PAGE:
Beloved, our understanding of the English word Talent, has come from today’s parable. At the time of Jesus’ parable, a talent was a gold or silver coins that could weighed about 77 pounds. One gold talent was the equivalent of 15 years of wages. So, you now have an idea of the monetary value of one talent today. Since the 15th century however, talents have come to mean giftedness or skills. St. Peter in his first letter reminds us. “As each one has received a gift, use it to serve one another as good stewards of God’s varied grace. 11 Whoever preaches, let it be with the words of God; whoever serves, let it be with the strength that God supplies, so that in all things God may be glorified through Jesus Christ, to whom belong glory and dominion forever and ever. Amen. 1Peter 4:10-11.
Whiles the first two stewards traded with their talents to double them, the third had this to say “Master, I knew you to be a hard man, reaping where you did not sow, and gathering where you did not winnow; so I was afraid, and I went and hid your talent in the ground” (vv. 24-25). His greatest obstacle is his “perceived knowledge” of God “… I knew you …”
This parable helps us understand how a distorted view about God; His love and mercy, power and might could lead to poor life choices and decisions. Underneath many of our actions and inaction lie our basic knowledge of God. If you trust God; His omnipotence and omniscience, it will not be so difficult to leave things under His control. On the other hand, if you have a distorted view about God, you will easily feel overwhelmed in the midst of adversity; concentrate on the problem; get overwhelmed and live in constant fear. Fear immobilizes and paralyzes us; it causes our self-destruction.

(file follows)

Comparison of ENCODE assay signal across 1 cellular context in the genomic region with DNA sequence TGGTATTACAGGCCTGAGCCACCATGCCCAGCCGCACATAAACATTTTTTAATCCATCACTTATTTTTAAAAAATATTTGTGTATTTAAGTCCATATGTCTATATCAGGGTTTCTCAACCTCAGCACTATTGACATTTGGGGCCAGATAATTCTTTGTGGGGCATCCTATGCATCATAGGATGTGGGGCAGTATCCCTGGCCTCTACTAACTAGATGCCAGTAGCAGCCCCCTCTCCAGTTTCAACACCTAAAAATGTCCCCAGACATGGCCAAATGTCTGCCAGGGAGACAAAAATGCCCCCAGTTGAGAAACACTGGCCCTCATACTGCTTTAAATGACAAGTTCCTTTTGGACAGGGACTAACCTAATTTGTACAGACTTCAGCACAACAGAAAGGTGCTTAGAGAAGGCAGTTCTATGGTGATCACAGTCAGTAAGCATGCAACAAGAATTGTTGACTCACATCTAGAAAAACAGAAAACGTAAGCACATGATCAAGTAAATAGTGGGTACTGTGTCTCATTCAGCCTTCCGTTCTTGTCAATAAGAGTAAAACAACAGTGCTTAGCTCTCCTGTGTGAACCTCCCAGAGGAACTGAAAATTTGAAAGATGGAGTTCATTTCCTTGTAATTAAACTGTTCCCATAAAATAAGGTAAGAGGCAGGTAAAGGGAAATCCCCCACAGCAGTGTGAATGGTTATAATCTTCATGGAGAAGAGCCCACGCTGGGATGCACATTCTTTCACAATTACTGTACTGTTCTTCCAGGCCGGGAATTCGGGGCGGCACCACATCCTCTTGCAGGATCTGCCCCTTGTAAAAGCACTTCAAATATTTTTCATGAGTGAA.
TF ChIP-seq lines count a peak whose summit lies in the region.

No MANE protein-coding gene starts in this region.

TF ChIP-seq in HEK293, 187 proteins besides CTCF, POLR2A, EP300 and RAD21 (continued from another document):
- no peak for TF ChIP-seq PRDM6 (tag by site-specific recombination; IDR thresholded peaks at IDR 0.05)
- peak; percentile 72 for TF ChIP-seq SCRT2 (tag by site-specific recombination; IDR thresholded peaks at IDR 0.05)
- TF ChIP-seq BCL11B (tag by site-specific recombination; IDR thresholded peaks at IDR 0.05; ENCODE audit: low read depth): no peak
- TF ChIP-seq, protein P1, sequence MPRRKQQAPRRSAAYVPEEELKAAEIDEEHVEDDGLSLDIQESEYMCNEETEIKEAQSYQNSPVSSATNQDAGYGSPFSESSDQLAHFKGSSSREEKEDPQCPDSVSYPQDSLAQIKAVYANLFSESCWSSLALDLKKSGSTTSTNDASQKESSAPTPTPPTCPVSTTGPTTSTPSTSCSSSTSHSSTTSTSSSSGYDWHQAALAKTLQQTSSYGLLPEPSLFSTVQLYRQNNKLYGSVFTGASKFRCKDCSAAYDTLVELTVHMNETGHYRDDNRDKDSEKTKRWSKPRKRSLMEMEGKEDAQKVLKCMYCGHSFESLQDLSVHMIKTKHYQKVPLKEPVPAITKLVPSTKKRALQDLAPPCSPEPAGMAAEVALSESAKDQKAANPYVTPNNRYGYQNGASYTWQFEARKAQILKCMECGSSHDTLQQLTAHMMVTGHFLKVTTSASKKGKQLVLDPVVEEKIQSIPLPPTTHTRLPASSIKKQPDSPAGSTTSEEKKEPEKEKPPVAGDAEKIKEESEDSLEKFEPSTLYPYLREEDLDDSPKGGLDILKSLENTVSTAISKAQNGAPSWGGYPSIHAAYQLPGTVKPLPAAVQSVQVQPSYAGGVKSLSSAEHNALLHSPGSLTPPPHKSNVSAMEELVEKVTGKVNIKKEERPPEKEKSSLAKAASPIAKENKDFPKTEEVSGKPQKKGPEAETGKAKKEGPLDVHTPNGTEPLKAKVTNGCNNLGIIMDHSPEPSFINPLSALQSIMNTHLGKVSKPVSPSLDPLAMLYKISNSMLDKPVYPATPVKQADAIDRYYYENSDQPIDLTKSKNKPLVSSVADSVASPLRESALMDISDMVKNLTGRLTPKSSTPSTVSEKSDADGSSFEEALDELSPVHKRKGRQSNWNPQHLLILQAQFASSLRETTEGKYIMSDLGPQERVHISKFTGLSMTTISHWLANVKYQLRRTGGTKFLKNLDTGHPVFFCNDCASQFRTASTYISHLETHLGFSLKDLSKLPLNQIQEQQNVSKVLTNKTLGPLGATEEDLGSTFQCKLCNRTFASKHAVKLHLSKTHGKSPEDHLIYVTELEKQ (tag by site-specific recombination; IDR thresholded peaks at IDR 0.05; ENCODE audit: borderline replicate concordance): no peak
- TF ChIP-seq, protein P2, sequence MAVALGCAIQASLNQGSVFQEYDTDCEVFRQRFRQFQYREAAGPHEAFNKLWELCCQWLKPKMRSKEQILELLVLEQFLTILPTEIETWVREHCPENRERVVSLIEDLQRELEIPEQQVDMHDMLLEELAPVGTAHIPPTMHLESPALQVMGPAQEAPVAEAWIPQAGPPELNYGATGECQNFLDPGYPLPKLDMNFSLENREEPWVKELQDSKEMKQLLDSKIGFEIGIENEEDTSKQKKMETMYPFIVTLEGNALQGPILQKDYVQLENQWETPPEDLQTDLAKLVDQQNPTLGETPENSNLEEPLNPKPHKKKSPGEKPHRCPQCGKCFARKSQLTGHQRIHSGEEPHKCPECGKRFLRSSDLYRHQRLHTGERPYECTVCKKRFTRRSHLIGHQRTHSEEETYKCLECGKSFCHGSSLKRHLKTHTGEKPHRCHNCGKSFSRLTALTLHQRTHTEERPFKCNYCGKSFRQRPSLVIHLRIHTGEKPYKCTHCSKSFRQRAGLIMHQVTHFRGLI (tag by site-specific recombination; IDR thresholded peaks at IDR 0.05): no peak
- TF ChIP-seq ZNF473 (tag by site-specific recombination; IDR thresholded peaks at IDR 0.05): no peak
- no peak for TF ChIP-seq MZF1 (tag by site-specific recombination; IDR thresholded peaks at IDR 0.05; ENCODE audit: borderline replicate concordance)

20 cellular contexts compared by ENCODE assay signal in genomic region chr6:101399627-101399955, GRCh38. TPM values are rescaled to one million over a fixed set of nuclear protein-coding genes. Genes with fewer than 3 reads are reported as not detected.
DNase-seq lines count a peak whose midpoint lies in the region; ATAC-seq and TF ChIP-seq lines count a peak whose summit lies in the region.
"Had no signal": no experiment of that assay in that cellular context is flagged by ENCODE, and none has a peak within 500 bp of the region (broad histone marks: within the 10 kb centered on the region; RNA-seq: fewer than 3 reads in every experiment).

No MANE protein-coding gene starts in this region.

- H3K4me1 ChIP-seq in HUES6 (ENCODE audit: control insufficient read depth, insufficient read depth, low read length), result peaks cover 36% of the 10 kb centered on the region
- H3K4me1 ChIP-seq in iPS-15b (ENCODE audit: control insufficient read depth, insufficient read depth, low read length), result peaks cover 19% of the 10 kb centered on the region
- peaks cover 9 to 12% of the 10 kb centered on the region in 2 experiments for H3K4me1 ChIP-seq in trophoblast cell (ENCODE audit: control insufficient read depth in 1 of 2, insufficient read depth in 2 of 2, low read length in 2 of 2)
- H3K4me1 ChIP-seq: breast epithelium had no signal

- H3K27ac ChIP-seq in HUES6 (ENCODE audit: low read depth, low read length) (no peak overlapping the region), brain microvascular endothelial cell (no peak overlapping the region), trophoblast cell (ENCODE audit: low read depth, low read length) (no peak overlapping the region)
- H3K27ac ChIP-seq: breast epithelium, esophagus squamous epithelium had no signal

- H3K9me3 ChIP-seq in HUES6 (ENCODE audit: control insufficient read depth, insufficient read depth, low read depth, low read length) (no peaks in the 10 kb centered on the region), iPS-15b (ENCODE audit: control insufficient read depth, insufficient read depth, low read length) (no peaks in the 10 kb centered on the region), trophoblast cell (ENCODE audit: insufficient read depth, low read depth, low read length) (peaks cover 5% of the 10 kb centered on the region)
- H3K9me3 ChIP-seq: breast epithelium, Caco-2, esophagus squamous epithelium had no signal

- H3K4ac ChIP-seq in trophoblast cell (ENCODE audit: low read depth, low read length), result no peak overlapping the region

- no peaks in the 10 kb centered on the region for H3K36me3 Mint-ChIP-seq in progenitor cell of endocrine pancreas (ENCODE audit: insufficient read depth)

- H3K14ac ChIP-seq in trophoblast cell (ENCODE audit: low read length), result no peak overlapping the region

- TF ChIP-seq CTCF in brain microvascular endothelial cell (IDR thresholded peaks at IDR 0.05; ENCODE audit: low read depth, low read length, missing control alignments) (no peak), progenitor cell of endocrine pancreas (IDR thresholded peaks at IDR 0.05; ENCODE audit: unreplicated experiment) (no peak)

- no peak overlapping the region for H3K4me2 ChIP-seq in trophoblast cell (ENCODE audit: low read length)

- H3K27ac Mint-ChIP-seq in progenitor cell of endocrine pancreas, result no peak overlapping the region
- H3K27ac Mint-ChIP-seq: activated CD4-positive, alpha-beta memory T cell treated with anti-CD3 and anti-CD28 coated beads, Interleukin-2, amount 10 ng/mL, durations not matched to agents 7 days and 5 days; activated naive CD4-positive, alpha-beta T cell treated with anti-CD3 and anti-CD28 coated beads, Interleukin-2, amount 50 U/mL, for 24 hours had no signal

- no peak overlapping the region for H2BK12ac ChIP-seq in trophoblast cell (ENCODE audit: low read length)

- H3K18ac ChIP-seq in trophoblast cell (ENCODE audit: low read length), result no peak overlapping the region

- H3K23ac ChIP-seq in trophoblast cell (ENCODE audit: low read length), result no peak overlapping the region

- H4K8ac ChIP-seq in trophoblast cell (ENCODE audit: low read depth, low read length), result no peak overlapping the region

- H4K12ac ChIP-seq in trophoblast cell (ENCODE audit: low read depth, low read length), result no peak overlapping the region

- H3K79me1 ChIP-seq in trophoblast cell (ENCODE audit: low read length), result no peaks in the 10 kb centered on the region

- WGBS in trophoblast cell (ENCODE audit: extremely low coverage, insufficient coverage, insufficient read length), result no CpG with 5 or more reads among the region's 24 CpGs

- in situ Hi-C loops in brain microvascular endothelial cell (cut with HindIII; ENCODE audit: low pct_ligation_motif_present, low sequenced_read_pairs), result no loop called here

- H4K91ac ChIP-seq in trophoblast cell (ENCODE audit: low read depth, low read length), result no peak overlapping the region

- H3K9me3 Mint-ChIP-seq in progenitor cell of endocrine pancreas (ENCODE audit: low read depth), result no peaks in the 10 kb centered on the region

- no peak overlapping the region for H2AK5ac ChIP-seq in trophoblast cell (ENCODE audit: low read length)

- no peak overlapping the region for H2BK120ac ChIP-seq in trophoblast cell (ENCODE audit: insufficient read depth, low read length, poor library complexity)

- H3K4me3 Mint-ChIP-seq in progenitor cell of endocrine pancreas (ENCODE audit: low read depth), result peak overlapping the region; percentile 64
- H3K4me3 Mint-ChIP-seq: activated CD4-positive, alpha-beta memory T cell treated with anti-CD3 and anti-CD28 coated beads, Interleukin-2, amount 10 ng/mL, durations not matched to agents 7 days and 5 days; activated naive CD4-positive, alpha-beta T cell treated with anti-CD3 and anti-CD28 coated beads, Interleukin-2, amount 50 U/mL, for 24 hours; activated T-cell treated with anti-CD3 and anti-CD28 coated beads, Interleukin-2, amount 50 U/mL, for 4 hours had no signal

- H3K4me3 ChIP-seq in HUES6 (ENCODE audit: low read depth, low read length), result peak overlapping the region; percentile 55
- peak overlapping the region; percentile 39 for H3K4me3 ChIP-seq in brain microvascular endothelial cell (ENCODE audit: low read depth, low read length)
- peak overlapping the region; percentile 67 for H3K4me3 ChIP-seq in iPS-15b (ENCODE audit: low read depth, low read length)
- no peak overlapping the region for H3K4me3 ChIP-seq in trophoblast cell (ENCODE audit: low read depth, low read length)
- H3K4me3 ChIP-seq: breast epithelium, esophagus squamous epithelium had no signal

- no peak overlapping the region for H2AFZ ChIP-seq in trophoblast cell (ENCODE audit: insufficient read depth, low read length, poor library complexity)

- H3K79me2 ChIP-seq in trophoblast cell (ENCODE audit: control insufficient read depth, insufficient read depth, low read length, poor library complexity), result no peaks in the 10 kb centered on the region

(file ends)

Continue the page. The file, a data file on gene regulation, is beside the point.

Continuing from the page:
Beloved, in much the same way as this third person, we tend to give legitimate reason towards our fears in a time like this; the rise in corona virus cases and the number of deaths, the loss of jobs and economic uncertainty; the political distress and many more. You may have given words to describe what all these mean after many prayers, adorations, fasting, novenas and all forms of devotions to God. There can be a sense that God is no longer in control. A FALSE KNOWLEDGE. Be reminded however, that God is not constrained and limited by time and space as we are; and His thoughts are not our thoughts, nor His ways are our ways. He is asking you to still commit yourselves in doing your best in every situation; because He rewards EFFORTS and not necessarily RESULTS. Your effort to still pray, to hope, to love, to forgive and above all have faith and trust in His goodness of love and mercy towards His creation.
Friends, especially to any of you who is troubled and fearful of these times we find ourselves; I pray that you will come to know the truth about God’s love and mercy to sustain you even when you have made mistakes; I pray that you will understand God’s power and might to behold His ability to rule over His creation and that He is still in control. Do not believe that voice which gives you enough evidence to suggest that this world is out of God’s power and control. Do these, and your life will be free from the fear and anxiety that engulfs those who do not know Him.